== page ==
HB19-1177 Extreme Risk Protection Orders ERPO was introduced into the Colorado State Legislature on Feb 14, 2019. It was sponsored by Rep Tom Sullivan and Rep Alec Garnett in the state house. It passed the house on March 4, 2019 with every Republican and two Democrats voting against it. It was sponsored by Sen Lois Court and Sen Brittany Pettersen in the state senate, where it passed on March 28, 2019 with every Republican and one Democrat voting against it. This legislation had bi-partisan OPPOSITION. It was signed by Governor Jared Polis on April 12, 2019. It became law on January 1, 2020.
Red Flag laws, also known as Extreme Risk Protection Orders or Gun Violence Restraining Orders, have been around since 1999, when Connecticut adopted theirs. This was followed by Indiana in 2005, California in 2014, Washington in 2016, and Oregon in 2017. In 2018 nine other states passed Red Flag ERPO laws, and in 2019 three states passed them, including Colorado.
What the public is being told about Colorado’s law
A family member or law enforcement officer would petition a court to request the ability to immediately seize a person’s guns. If a judge signs the order, the weapons can be taken away and the court must hold a hearing within 14 days to determine whether to extend the seizure and bar the person from purchasing more firearms. The longest a judge could order the seizure of firearms is 364 days. The entire process is a civil, not criminal, proceeding.
Who can petition the courts?
According to the bill summary and media reports, only family or household members, and law enforcement can petition the courts. But what is the definition of “family member” and “household member”?
According to the bill language, “family or household member” means:
- Person related by blood, marriage, or adoption;
- Person who has a child in common with the respondent, regardless of whether such person has been married to the respondent or has lived together with the respondent at any time;
- Person who regularly resides or regularly resided with the respondent within the last six months;
- Domestic partner of the respondent;
- Person who has a biological or legal parent-child relationship with the respondent, including stepparents and stepchildren and grandparents and grandchildren;
- Person who is acting or has acted as the respondent’s legal guardian;
- A person in any other relationship described in section 18-6-800.3 (2) with the respondent. [So, what does 18-6-800.3 (2) say? “Intimate relationship” means a relationship between spouses, former spouses, past or present unmarried couples, or persons who are both the parents of the same child regardless of whether the persons have been married or have lived together at any time.]
What is needed to file the ERPO petition?
The filing of the ERPO petition can be done either in person or over the phone. The petition must be filed in the county court of where the accused lives – but since the petitioner can do it over the phone, they don’t even need to be in the same state. There is NO filing fee. The petitioner even has the option to not provide their address, and in certain cases, it can be done anonymously.
Questions that will be asked on the petition include how many firearms the person being accused has, what types, and where they are located. This doesn’t only include ownership – it also includes possession, custody, or control.
Petitioners are also asked to disclose if there are any other legal actions pending between parties, such as: current restraining orders, lawsuits, civil suits, custody cases, etc, but the existence of such cases shall not delay or prevent an ERPO from being granted.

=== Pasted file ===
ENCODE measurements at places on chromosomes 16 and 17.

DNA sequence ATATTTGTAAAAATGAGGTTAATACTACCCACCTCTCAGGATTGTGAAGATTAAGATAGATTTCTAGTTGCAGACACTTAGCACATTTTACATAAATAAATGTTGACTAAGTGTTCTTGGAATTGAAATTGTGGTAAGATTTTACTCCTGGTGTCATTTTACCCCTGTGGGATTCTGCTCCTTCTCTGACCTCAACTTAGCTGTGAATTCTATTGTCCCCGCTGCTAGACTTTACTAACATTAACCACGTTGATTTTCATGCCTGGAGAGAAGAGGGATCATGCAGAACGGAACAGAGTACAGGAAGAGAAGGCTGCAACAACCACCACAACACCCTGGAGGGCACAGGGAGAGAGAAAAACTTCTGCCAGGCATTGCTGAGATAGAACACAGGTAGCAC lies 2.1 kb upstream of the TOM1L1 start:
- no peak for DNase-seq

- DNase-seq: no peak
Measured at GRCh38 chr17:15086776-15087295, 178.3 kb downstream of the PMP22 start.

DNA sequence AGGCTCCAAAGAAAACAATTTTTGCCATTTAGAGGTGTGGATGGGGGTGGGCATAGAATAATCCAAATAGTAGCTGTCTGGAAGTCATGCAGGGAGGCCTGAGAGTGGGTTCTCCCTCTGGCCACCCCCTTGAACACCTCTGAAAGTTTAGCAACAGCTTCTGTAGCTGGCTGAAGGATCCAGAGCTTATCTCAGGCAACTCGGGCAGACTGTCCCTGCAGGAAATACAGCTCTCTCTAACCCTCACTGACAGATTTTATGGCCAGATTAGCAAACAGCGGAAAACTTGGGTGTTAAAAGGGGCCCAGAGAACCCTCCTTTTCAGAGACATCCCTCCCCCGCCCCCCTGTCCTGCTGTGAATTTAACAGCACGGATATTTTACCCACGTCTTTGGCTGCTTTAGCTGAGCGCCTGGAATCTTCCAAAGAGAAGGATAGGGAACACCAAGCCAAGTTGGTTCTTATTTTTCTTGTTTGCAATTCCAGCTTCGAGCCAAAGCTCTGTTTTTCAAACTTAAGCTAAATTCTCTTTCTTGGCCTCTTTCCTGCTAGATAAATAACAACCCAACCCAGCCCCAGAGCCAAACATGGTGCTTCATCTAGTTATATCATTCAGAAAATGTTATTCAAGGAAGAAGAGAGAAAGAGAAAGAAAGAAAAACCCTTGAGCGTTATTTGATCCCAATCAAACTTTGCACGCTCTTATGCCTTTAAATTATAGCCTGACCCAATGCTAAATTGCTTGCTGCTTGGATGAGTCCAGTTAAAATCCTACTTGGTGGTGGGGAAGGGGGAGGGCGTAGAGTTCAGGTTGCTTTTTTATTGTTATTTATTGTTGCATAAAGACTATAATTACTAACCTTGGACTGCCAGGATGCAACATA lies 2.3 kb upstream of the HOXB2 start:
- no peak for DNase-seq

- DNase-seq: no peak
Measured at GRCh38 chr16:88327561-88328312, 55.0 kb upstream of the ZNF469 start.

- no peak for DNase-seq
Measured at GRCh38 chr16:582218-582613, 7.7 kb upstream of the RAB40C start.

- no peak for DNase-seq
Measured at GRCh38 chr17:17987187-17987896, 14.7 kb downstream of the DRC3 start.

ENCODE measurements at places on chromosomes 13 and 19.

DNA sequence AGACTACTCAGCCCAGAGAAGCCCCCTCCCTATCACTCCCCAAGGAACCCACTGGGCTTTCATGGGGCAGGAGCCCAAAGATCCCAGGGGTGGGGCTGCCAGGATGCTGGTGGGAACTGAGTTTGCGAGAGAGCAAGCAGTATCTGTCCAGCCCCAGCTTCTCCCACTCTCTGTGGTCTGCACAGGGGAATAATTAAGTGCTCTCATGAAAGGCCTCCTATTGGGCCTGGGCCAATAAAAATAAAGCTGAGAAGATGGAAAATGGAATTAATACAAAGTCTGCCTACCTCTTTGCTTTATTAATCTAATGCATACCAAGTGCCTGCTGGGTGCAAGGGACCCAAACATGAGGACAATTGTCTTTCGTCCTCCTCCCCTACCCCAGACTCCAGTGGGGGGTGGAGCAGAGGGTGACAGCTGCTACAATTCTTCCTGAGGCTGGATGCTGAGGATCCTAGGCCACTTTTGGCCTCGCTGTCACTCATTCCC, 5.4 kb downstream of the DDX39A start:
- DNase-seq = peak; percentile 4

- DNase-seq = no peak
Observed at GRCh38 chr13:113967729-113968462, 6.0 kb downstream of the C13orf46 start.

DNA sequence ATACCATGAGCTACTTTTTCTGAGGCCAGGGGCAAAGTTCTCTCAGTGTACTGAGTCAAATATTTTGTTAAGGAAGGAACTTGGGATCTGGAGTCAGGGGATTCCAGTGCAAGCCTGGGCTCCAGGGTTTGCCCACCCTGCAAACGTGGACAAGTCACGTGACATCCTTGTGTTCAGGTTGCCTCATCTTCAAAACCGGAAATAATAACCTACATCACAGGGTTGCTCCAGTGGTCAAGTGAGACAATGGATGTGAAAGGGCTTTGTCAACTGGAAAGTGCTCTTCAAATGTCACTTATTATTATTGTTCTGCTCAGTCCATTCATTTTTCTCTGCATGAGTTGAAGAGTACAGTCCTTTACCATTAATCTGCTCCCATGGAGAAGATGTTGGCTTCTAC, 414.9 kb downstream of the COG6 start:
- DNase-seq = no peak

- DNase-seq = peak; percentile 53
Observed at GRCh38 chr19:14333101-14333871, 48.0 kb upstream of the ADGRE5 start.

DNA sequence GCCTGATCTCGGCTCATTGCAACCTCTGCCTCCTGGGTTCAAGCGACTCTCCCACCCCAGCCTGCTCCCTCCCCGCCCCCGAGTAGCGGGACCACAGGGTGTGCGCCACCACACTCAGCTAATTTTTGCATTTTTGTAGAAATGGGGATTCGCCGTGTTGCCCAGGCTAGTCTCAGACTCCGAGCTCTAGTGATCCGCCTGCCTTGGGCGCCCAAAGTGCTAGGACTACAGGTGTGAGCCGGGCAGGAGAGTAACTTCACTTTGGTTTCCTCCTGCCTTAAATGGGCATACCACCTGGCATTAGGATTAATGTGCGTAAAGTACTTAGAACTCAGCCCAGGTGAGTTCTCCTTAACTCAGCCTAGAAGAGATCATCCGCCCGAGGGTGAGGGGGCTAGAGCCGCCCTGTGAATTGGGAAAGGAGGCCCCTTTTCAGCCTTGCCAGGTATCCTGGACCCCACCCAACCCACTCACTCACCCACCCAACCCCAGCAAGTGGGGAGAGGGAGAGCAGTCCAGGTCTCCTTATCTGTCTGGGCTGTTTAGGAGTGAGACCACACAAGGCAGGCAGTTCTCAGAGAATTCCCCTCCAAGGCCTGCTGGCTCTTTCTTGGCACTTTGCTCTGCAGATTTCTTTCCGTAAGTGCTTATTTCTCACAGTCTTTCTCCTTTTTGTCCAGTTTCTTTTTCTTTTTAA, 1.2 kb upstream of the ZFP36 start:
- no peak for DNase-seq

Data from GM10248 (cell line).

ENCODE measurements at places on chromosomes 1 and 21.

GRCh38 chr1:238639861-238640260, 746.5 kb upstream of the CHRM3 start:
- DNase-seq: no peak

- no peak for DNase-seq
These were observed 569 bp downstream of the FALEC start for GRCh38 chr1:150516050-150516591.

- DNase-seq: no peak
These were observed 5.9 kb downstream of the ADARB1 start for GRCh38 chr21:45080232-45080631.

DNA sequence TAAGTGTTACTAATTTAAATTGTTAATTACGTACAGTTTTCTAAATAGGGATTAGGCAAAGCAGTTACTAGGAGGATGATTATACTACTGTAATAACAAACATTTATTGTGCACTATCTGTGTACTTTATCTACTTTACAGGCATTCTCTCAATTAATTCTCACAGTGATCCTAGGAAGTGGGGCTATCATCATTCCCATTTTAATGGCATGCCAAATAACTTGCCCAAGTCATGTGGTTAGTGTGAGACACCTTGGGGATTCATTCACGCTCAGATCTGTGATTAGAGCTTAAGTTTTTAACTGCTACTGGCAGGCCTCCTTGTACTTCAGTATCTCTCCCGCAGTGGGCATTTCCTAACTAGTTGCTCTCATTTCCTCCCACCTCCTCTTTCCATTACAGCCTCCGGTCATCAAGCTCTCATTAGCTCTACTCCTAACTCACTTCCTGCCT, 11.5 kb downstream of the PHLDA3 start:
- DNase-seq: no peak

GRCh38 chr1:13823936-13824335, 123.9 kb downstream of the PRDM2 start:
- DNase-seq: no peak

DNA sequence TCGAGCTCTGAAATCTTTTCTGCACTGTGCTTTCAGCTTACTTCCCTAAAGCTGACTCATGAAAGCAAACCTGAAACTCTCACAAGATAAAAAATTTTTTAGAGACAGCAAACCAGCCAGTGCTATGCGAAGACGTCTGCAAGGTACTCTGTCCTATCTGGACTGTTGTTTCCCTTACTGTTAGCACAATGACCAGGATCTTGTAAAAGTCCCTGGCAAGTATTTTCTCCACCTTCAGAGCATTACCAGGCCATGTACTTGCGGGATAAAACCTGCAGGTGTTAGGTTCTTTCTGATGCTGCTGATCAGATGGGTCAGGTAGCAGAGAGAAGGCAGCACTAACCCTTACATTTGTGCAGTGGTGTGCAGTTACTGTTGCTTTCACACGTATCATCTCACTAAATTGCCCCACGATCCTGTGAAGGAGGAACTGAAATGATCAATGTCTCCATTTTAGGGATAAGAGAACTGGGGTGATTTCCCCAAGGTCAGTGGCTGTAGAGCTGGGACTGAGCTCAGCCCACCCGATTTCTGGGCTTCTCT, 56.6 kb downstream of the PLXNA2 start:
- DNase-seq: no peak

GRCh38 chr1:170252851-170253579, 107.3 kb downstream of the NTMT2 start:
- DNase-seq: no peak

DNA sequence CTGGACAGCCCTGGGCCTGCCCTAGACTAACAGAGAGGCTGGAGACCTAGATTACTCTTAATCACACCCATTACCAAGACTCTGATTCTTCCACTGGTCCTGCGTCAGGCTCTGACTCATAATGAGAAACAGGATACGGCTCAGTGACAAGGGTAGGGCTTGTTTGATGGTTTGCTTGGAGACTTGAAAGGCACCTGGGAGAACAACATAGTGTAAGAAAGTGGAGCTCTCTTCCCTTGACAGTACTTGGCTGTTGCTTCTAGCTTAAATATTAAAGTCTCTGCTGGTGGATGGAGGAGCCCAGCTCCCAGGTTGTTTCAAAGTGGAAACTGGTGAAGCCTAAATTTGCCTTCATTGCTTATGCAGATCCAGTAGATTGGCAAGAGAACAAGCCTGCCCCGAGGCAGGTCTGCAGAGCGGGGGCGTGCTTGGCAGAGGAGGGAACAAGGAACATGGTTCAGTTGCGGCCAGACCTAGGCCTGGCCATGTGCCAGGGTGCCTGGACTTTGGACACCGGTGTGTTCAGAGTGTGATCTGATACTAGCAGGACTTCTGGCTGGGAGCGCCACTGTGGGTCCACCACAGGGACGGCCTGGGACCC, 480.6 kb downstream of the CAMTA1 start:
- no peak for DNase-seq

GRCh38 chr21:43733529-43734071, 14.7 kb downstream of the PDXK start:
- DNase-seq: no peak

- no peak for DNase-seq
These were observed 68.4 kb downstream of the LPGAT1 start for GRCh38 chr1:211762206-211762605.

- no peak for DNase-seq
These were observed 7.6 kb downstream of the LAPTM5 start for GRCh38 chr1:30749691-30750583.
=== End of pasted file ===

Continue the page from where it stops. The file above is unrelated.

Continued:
What happens after the ERPO petition is filed?
Once an ERPO petition is filed, a hearing will be set either the same day or the next day. Once again, the petitioner (accuser) does not need to be present. They can attend this hearing over the phone. At this hearing, the petitioner will be asked to provide a “preponderance” of evidence. Preponderance is the lowest evidentiary threshold used in the court system. It is based on the more convincing evidence. But these hearings are ex-parte with only the accuser present, so there is no counterevidence presented.
What kind of evidence are they looking for? A recent act or credible threat of violence, even if such act does not involve use of a firearm. Self harm or threats of self harm within the past year. A prior violation of a protection order. A previous ERPO. Prior domestic violence convictions. Prior ARREST, even if not convicted, of a whole host of other crimes. Ownership, access to, or intent to purchase a firearm. Drug or alcohol abuse. Recent acquisition of a firearm or ammunition.
At this hearing the court will either approve or deny the ERPO. If it is denied, they must document reasoning for denial.
How will the ERPO be enacted?
Once the ERPO and warrant are in hand, it’s up to law enforcement how they take action, but these are judicial orders coming down from the courts. Law enforcement is required to carry out the orders. During the act of serving the ERPO on the accused, law enforcement must also determine if the individual should be put into a 72 hour involuntary commitment hold.
Once the firearms have been confiscated, the accused will be asked if they’d like to sell them, store them with law enforcement, or store them with a FFL. The accused’s information will also be added to the CBI and NICS database prohibiting them from purchasing guns.
The order will include a future court date for the permanent hearing. This will be the first opportunity the accused will have to speak on their own behalf.
The creation of a civil search warrant
Buried deep inside the bill language is one of the most unconstitutional pieces. They are creating a new type of search warrant in the state that would be specific to gun owners only: a civil search warrant. This civil search warrant would be issued along with the initial temporary ERPO.
Currently, with very few exceptions, search warrants are only issued for criminal reasons. According to mountains of existing case law, search warrants are granted by convincing a neutral and detached magistrate that they have probable cause to believe that criminal activity is occurring at the place to be searched or that evidence of a crime may be found there.